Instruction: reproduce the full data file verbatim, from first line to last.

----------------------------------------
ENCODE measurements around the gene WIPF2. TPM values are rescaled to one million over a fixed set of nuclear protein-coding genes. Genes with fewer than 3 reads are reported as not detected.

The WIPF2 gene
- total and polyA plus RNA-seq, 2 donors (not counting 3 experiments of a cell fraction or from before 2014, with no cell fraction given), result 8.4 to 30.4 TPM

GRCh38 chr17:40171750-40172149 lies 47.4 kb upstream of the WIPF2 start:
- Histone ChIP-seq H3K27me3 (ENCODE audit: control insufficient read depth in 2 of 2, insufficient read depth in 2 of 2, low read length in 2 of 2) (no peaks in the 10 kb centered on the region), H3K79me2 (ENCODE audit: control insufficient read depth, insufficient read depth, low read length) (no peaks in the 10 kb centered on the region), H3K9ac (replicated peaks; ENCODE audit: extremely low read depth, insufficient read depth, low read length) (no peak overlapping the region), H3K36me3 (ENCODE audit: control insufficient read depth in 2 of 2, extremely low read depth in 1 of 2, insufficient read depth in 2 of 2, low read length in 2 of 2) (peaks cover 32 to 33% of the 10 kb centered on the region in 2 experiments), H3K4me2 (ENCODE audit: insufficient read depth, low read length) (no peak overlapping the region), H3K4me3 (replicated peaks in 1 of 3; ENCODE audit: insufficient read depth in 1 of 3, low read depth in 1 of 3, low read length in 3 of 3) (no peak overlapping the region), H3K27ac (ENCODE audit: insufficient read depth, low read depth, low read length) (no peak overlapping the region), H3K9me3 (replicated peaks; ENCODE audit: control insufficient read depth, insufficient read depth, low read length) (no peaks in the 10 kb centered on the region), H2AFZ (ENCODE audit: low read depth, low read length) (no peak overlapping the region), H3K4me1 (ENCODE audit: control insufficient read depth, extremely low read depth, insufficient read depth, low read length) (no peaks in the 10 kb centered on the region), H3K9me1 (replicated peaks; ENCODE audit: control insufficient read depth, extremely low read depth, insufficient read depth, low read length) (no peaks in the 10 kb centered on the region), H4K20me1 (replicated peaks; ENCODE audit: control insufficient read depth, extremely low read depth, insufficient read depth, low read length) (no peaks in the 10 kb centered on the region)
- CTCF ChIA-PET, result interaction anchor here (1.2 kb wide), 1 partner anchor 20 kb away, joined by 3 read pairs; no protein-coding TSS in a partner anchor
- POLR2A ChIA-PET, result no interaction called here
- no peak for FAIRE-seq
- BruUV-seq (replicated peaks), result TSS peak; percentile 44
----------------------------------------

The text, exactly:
ENCODE measurements around the gene WIPF2. TPM values are rescaled to one million over a fixed set of nuclear protein-coding genes. Genes with fewer than 3 reads are reported as not detected.

The WIPF2 gene
- total and polyA plus RNA-seq, 2 donors (not counting 3 experiments of a cell fraction or from before 2014, with no cell fraction given), result 8.4 to 30.4 TPM

GRCh38 chr17:40171750-40172149 lies 47.4 kb upstream of the WIPF2 start:
- Histone ChIP-seq H3K27me3 (ENCODE audit: control insufficient read depth in 2 of 2, insufficient read depth in 2 of 2, low read length in 2 of 2) (no peaks in the 10 kb centered on the region), H3K79me2 (ENCODE audit: control insufficient read depth, insufficient read depth, low read length) (no peaks in the 10 kb centered on the region), H3K9ac (replicated peaks; ENCODE audit: extremely low read depth, insufficient read depth, low read length) (no peak overlapping the region), H3K36me3 (ENCODE audit: control insufficient read depth in 2 of 2, extremely low read depth in 1 of 2, insufficient read depth in 2 of 2, low read length in 2 of 2) (peaks cover 32 to 33% of the 10 kb centered on the region in 2 experiments), H3K4me2 (ENCODE audit: insufficient read depth, low read length) (no peak overlapping the region), H3K4me3 (replicated peaks in 1 of 3; ENCODE audit: insufficient read depth in 1 of 3, low read depth in 1 of 3, low read length in 3 of 3) (no peak overlapping the region), H3K27ac (ENCODE audit: insufficient read depth, low read depth, low read length) (no peak overlapping the region), H3K9me3 (replicated peaks; ENCODE audit: control insufficient read depth, insufficient read depth, low read length) (no peaks in the 10 kb centered on the region), H2AFZ (ENCODE audit: low read depth, low read length) (no peak overlapping the region), H3K4me1 (ENCODE audit: control insufficient read depth, extremely low read depth, insufficient read depth, low read length) (no peaks in the 10 kb centered on the region), H3K9me1 (replicated peaks; ENCODE audit: control insufficient read depth, extremely low read depth, insufficient read depth, low read length) (no peaks in the 10 kb centered on the region), H4K20me1 (replicated peaks; ENCODE audit: control insufficient read depth, extremely low read depth, insufficient read depth, low read length) (no peaks in the 10 kb centered on the region)
- CTCF ChIA-PET, result interaction anchor here (1.2 kb wide), 1 partner anchor 20 kb away, joined by 3 read pairs; no protein-coding TSS in a partner anchor
- POLR2A ChIA-PET, result no interaction called here
- no peak for FAIRE-seq
- BruUV-seq (replicated peaks), result TSS peak; percentile 44